The story itself did not enthrall me in the slightest and there have been so many films like this in recent years which have been far better. The acting is good and I think Will Poulter will have an amazing career and he picks an American accent as if it was his own. This will help him go far! The Grievers looked ridiculous, but not having read the book I cannot judge who’s imagination they come from. They really didn’t put much thought into them, whoever it was? This is clearly one film of a set of films and this is an introduction, so it may well work when the next instalment comes along as on its own it doesn’t really tell much of a story, more it sets one up. I am not prepared to give up on this however and feel that this could be the start, although a poor one of a great set of films. Let’s wait and see.


Gone Girl


I was really quite excited about this film and had heard great things about it from some of the articles I had read. It is yet another film based on a book and one I hadn’t read prior to going to see it at the cinema. It being a who dunnit meant that reading the book would surely ruin the suspense and take the fun you have when trying to play detective. Also reading it after would make it feel rather pointless, so I do not really intend to read it now. This being said this is obviously a good story and one worth reading, the order in which you do it is entirely up to you of course.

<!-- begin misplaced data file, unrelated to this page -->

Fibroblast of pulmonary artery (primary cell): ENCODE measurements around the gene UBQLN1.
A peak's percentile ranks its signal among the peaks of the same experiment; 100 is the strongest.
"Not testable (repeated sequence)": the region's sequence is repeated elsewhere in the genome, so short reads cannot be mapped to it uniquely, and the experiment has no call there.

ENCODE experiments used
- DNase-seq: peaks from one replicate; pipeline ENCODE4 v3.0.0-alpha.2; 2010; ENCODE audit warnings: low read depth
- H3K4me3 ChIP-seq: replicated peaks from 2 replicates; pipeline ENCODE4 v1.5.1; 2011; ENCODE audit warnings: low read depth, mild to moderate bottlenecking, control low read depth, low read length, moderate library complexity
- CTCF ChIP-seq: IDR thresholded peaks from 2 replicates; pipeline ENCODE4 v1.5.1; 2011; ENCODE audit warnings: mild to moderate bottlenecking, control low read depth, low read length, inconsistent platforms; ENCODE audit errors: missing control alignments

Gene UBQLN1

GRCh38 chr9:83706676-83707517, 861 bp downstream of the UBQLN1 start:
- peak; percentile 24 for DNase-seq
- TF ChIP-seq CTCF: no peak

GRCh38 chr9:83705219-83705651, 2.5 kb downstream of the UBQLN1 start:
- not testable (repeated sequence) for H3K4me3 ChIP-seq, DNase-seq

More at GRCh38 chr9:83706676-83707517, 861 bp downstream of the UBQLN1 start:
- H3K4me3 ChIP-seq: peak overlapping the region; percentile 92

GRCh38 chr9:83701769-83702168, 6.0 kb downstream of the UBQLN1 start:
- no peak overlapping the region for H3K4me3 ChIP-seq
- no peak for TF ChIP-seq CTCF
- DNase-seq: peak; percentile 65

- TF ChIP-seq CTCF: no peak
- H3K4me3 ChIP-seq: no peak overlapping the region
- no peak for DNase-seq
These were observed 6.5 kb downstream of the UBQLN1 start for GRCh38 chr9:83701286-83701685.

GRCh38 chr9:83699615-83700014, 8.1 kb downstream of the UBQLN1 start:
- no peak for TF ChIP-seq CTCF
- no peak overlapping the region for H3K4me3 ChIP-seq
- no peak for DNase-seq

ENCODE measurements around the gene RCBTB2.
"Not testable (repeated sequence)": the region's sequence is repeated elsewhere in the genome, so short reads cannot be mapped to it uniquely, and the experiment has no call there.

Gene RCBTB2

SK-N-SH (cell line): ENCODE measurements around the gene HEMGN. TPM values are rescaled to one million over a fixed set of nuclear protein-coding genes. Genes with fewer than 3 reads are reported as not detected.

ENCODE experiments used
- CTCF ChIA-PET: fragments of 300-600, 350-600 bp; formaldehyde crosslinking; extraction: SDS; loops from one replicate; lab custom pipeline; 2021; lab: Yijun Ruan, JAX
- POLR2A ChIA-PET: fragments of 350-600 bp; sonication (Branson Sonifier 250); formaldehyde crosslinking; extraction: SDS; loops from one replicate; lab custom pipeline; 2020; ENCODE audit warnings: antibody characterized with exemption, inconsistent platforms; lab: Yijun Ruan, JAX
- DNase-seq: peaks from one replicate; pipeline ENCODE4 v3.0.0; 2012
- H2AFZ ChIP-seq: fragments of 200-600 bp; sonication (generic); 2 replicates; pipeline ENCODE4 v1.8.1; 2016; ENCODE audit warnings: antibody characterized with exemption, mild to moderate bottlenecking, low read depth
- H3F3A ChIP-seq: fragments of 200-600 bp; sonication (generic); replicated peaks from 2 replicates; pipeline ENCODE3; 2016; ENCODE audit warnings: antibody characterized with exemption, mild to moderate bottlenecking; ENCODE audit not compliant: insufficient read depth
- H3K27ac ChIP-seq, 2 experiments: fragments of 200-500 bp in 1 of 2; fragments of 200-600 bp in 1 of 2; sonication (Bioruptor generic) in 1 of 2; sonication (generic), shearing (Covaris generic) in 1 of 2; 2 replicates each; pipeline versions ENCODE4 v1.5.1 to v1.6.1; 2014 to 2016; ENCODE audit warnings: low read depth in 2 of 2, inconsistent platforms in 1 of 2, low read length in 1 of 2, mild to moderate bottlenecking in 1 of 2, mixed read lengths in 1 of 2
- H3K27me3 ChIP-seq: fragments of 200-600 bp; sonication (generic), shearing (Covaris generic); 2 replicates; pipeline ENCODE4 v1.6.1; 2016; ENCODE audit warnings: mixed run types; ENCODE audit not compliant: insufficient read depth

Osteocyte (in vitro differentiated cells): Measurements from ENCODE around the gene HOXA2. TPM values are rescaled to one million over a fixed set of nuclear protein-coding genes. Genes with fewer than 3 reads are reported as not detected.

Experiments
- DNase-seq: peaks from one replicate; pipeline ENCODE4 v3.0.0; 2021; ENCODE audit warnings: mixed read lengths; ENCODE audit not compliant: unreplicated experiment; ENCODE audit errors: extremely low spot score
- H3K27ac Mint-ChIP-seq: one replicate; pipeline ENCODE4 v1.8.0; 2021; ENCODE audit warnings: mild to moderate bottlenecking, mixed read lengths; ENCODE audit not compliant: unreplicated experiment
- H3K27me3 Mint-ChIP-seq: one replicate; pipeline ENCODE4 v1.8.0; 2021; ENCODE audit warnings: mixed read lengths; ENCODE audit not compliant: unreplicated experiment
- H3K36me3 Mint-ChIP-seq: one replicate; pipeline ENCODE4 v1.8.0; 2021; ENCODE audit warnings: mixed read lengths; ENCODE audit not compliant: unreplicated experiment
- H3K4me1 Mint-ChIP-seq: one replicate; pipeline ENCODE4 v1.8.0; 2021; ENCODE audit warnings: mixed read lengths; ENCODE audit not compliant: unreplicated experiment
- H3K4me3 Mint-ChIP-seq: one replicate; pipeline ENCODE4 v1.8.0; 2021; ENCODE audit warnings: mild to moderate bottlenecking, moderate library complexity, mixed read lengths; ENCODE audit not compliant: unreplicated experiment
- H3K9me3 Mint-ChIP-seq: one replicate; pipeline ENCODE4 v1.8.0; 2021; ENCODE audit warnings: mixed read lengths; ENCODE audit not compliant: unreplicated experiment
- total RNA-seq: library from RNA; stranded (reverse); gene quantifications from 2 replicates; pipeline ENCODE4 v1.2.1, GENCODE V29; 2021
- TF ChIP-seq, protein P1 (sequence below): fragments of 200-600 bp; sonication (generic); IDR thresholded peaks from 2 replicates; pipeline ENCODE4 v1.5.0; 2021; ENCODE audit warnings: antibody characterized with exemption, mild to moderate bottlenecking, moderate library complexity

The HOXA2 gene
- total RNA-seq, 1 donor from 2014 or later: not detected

The film starts with Ben Afflecks character sitting at a bar talking to his sister, a bar which you later find out he owns. It is his 5 year wedding anniversary and you can already tell the marriage is struggling. The sister is clearly not a fan of her sister in law and doesn’t think she is the best person for her brother. Anniversary tradition means that he has to follow a treasure hunt of sorts by finding clues that his wife has set out for him, which is a major part of the plot.

Ben Affleck returns home to find his wife missing, the glass table on its side with smashed glass as if there has been some kind of disturbance. He soon notifies the police and an investigation starts and although he is not the prime suspect at first, it’s not long before it turns into a murder enquiry with him at the centre. He does the emotional press conference where everyone points the finger at him, particularly a certain talk show host. He is made out to be the murderous husband who isn’t quite acting like he should considering the love of his life is missing.